It was an intriguing dream: Create a museum of popular music in downtown Seattle that would celebrate the musicians who have defined the genre for the past 50 years.

The curators scoured archives and collections for artifacts that would help trace rock-and-roll from its infancy to today's sound. They brought together the familiar recordings as well as tapes of forgotten sessions. They gathered the tangible trappings: the stage costumes, the posters, the instruments, the tickets. They documented the contributions of Hank Williams, Willie Mae "Big Mama" Thornton, Chuck Berry, Elvis Presley, Bob Dylan and bands like the city's Nirvana and Soundgarden and early rappers Sugarhill Gang and Grandmaster Flash.

The man driving the dream is Paul Allen, co-founder of Microsoft and someone whose money can match his vision, which he calls the Experience Music Project. His touchstone has been Seattle's great Jimi Hendrix, an icon of the hard-rock era and a man who inspired a generation of musicians to break rules and take risks.

Allen wanted that same kind of sweet inspiration captured in some way by the museum itself.

That, everyone knew, would be harder. How does a museum trace the way a group of guys singing on a corner in New York got a record contract and a Top 40 hit? Or how a club owner in Minneapolis in the 1980s heard the Replacements and decided punk was the future of rock? What oral histories would help tell that story? How did "sampling" develop? And Allen wanted more: studios so visitors could attempt to make music themselves.

He recruited architect Frank Gehry, an understated 70-year-old who could hardly be mistaken for the king of rock-and-roll. But the architect--who has also been chosen to design an addition to the Corcoran Gallery in Washington--has a reputation for taking challenges and making them into one-of-a-kind conversation pieces. He was, Allen decided, the man to design a building to embody these ephemeral strains.

Gehry confronted the question of what such a music museum should look like. Should it have a confining shape--a triangle, perhaps--so small and so tight, representing the moment the songwriter plays with words and makes a ballad? Or should it be an old-fashioned box, open yet predictable like the thousands of arenas the bands pass through? Or a series of rooms with low ceilings where one could feel blues, jazz and folk music suspended in the air?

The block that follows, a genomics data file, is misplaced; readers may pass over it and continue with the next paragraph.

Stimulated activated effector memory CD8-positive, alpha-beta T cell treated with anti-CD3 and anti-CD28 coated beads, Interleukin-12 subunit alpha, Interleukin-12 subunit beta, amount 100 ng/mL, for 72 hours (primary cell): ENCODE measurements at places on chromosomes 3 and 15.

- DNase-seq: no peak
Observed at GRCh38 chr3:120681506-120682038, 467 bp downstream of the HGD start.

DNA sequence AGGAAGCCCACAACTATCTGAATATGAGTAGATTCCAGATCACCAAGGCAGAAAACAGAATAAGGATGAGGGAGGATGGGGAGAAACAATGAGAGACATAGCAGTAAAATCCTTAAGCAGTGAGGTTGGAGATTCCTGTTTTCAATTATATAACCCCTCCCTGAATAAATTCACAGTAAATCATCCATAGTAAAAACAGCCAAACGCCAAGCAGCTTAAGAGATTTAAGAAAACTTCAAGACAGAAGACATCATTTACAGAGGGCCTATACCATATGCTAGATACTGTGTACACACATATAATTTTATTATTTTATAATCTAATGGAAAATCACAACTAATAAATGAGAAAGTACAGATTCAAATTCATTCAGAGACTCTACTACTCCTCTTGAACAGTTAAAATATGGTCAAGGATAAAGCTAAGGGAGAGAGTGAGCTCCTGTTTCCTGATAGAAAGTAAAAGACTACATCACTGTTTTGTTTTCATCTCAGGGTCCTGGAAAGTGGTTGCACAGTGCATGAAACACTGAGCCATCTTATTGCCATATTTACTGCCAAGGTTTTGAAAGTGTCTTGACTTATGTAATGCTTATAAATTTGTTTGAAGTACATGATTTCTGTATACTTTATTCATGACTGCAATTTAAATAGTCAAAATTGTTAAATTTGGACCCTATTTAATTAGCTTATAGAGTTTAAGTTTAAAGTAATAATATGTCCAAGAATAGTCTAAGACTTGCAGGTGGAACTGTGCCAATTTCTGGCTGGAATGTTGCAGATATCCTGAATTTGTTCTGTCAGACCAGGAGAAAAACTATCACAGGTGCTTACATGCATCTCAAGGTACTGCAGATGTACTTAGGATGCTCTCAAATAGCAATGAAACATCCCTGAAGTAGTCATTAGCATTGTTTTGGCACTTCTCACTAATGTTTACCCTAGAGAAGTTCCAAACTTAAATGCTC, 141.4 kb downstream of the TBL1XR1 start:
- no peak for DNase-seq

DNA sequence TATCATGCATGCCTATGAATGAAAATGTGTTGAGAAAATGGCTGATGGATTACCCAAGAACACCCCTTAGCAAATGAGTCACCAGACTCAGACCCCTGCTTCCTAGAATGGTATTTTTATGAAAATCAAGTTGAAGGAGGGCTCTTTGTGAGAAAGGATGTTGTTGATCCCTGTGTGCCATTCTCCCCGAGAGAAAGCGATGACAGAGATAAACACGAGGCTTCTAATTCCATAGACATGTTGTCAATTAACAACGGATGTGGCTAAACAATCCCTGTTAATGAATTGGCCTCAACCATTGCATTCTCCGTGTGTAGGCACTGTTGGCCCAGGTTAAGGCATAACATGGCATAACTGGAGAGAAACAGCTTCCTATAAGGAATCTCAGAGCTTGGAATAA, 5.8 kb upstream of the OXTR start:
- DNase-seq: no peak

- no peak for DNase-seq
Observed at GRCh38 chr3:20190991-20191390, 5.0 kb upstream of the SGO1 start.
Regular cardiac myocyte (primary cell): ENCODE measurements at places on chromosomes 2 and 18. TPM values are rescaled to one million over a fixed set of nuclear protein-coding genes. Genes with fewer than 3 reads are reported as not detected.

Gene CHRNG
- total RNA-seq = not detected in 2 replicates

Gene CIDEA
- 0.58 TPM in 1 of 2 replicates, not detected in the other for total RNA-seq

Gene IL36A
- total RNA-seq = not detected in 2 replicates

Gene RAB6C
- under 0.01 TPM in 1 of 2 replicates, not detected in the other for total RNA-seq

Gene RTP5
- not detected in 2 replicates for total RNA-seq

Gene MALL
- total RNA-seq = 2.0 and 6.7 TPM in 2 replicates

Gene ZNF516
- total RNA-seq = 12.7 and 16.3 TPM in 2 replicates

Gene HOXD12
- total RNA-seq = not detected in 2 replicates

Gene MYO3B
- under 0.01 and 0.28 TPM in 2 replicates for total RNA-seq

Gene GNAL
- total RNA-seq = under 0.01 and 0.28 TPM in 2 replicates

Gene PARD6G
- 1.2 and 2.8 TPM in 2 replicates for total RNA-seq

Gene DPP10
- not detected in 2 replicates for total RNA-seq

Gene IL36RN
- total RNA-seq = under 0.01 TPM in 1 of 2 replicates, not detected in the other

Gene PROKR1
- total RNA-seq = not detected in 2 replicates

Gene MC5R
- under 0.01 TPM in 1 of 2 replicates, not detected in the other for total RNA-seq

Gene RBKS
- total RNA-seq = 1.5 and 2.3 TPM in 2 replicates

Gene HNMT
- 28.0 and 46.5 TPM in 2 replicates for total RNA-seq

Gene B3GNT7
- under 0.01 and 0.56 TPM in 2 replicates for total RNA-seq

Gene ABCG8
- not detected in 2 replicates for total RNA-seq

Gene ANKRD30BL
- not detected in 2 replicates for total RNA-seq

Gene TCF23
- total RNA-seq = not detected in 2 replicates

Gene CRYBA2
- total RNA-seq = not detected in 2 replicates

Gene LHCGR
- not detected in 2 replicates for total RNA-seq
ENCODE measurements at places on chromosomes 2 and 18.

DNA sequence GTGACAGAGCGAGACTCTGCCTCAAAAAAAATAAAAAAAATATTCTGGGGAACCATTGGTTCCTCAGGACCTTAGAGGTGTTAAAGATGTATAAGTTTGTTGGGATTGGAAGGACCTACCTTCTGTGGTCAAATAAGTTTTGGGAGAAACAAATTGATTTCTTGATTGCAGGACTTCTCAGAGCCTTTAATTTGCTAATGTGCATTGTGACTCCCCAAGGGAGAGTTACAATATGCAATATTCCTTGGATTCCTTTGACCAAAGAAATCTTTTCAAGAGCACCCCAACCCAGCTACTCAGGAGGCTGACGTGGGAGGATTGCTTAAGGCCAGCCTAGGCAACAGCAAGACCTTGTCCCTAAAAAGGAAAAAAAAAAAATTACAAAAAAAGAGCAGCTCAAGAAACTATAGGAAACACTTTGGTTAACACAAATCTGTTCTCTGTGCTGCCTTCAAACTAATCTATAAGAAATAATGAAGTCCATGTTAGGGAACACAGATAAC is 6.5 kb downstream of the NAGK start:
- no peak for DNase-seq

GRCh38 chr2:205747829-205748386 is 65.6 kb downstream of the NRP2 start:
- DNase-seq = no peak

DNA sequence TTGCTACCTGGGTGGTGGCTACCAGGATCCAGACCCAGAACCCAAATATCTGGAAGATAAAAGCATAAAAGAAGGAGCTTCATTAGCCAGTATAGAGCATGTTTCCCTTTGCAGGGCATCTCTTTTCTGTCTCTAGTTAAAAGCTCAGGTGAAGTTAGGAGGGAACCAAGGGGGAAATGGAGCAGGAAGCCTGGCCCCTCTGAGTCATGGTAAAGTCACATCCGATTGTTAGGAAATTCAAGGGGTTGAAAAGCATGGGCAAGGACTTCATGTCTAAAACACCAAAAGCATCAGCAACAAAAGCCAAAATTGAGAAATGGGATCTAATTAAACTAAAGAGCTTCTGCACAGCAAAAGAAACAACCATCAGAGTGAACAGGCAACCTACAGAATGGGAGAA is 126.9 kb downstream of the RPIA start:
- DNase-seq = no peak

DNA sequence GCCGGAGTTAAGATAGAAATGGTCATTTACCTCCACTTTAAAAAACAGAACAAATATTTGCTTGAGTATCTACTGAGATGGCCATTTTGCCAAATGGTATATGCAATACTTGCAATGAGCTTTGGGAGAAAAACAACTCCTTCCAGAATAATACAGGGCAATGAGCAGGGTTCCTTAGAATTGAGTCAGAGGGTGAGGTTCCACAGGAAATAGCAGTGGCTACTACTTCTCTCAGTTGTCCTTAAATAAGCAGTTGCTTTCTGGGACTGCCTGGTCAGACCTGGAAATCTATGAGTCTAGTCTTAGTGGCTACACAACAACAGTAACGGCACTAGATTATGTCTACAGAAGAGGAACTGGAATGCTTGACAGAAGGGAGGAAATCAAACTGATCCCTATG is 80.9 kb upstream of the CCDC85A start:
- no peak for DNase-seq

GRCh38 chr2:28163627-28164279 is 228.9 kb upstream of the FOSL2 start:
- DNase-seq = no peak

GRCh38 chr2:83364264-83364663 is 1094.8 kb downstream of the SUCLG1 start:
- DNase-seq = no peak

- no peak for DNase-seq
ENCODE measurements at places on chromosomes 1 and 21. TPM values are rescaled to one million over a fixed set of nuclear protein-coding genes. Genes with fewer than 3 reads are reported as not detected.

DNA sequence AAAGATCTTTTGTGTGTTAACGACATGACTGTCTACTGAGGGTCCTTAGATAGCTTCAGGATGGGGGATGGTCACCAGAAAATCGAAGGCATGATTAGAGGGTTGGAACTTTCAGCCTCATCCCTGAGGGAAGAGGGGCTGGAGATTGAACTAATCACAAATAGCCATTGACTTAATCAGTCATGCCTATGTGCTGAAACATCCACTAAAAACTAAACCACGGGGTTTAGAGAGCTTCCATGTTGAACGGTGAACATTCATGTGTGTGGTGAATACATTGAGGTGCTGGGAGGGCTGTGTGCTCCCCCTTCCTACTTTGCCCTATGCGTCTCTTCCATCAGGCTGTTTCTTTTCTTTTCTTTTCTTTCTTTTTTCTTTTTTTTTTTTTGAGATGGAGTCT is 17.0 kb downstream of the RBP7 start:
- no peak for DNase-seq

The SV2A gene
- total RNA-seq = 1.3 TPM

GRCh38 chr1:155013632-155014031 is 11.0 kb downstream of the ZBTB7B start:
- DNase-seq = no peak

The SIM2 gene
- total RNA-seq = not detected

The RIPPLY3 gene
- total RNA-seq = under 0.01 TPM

Or should a music museum take its cues from the sports arenas, where people are packed under a dome and showered with special effects and gigantic video screens? Or perhaps the shape is a ring--like records, like CDs, like the music that seems to be constantly circling back around.

After six years of planning, the collaboration between Gehry and Allen, who is bankrolling the project with $100 million of his own money, is taking shape at Seattle Center, the city's sprawling entertainment district. Next to the landmark Space Needle, the Experience Music Project is something like a disc, albeit a wobbly one--a vinyl 45 left out in the sun. Right now, some of its curved ribs are showing and the outside is a series of vaulted buttresses. Eventually all will be covered by broad colored sheets of stainless steel and aluminum. This is way past Gothic arches. The outside panels have been dipped and dyed in purple, gold, blue, silver and red. One of the connecting pavilions has even been built over the city's landmark Monorail train, which now zips through a corner of the structure.

No one knows quite how to describe the building. "It's electric, magnetic," says Paul Zumwalt, the project's design and construction manager, as he stands amid cranes and mounds of dirt at the site. Some of the exterior walls are in place, and the colors can be seen some distance away. The galleries, auditoriums and shops will eventually encompass some 140,000 square feet.

That gives the designers enough space to display 3,000 of its 80,000 artifacts at a time; among EMP's huge collection are guitars used by Hendrix, Dylan and Kurt Cobain. The cultural and musical innovations of rock are the core story of the museum, but there will be exhibits on blues, funk, hip-hop, wing, ska, country, world music, reggae and punk.

This site was the location of the 1962 World's Fair, the year the Space Needle debuted. Now the Needle looks down on a modest amusement area, a science museum and Gehry's uncompleted creation. From the observation deck, the museum looks like a genetically altered cauliflower.

Allen told his architect and designers that he wanted to let everyone groove a little, "rather than displaying static exhibits as most traditional museums do."

Gehry says he initially was a little baffled by the talk of paying homage not only to the individuals but also to the creative process. "Getting together on the ideas took a while," he says. Allen, who plays the guitar, kept talking about "making it swoopy," a catch phrase for something with a look of suspended curves.

"He is a left-brain guy--where the computer and the music live. My realm is the right one. Initially it was hard to connect to him," Gehry says. Hendrix was often the guidepost in their discussions, and Allen also gave Gehry a book of guitar history. "He talked a lot about Jimi Hendrix, the rock guitars and the rock period he grew up in. I watched that period but I didn't jump into it," Gehry says.

But he was game to have a handsome budget at his disposal as well as a chance to work with a younger visionary. Gehry constructed and deconstructed about 40 models for Allen.

"He also picked things in my office that were ideas prior to this. He kept saying 'swoopy.' And soon I thought it was endearing, sweet. I just loved him for saying it," Gehry says. Because of this, there are no straight surfaces.

This is Gehry's fourth museum: In Los Angeles, he did a temporary home for the Contemporary Museum; in Minneapolis, he did the Frederick R. Weisman Art Museum; and in Spain he designed the Guggenheim Bilbao, which has been called the most important building of the last quarter-century.